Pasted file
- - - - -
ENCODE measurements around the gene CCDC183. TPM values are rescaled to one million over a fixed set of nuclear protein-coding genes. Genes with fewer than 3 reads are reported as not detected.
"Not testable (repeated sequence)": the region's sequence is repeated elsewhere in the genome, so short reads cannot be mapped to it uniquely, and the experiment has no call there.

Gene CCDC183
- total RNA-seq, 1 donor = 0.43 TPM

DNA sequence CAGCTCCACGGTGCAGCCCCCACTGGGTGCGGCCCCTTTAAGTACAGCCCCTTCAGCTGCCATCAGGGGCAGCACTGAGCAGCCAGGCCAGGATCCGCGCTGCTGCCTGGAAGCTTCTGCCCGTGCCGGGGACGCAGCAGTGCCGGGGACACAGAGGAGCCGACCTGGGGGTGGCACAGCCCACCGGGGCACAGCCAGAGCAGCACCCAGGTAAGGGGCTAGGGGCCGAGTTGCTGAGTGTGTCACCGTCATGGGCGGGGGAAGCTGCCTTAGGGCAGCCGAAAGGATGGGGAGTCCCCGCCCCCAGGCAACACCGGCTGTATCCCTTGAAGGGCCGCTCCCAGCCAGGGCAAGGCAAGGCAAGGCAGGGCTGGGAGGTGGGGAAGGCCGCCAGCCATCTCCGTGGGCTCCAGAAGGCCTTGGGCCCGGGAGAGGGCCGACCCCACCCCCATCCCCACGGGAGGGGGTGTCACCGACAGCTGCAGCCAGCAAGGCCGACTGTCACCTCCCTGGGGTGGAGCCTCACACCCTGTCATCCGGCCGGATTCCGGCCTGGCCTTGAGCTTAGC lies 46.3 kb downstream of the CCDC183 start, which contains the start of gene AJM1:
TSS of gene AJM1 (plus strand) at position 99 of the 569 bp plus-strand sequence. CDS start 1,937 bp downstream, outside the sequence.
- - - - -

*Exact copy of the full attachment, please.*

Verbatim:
ENCODE measurements around the gene CCDC183. TPM values are rescaled to one million over a fixed set of nuclear protein-coding genes. Genes with fewer than 3 reads are reported as not detected.
"Not testable (repeated sequence)": the region's sequence is repeated elsewhere in the genome, so short reads cannot be mapped to it uniquely, and the experiment has no call there.

Gene CCDC183
- total RNA-seq, 1 donor = 0.43 TPM

DNA sequence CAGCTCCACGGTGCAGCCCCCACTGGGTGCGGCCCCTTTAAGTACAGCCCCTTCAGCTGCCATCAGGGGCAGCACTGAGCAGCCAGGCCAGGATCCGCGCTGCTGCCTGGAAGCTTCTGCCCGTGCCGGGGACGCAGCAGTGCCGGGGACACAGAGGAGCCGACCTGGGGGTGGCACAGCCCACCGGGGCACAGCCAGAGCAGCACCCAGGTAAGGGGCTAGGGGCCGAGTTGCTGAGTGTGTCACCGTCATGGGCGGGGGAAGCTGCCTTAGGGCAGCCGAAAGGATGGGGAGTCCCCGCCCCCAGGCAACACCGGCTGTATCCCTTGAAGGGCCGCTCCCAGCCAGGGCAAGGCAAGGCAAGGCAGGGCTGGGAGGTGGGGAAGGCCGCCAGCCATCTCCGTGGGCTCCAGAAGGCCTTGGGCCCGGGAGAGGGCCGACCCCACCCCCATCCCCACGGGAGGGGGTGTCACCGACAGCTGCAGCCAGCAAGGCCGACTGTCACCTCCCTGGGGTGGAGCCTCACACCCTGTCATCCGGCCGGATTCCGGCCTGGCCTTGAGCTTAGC lies 46.3 kb downstream of the CCDC183 start, which contains the start of gene AJM1:
TSS of gene AJM1 (plus strand) at position 99 of the 569 bp plus-strand sequence. CDS start 1,937 bp downstream, outside the sequence.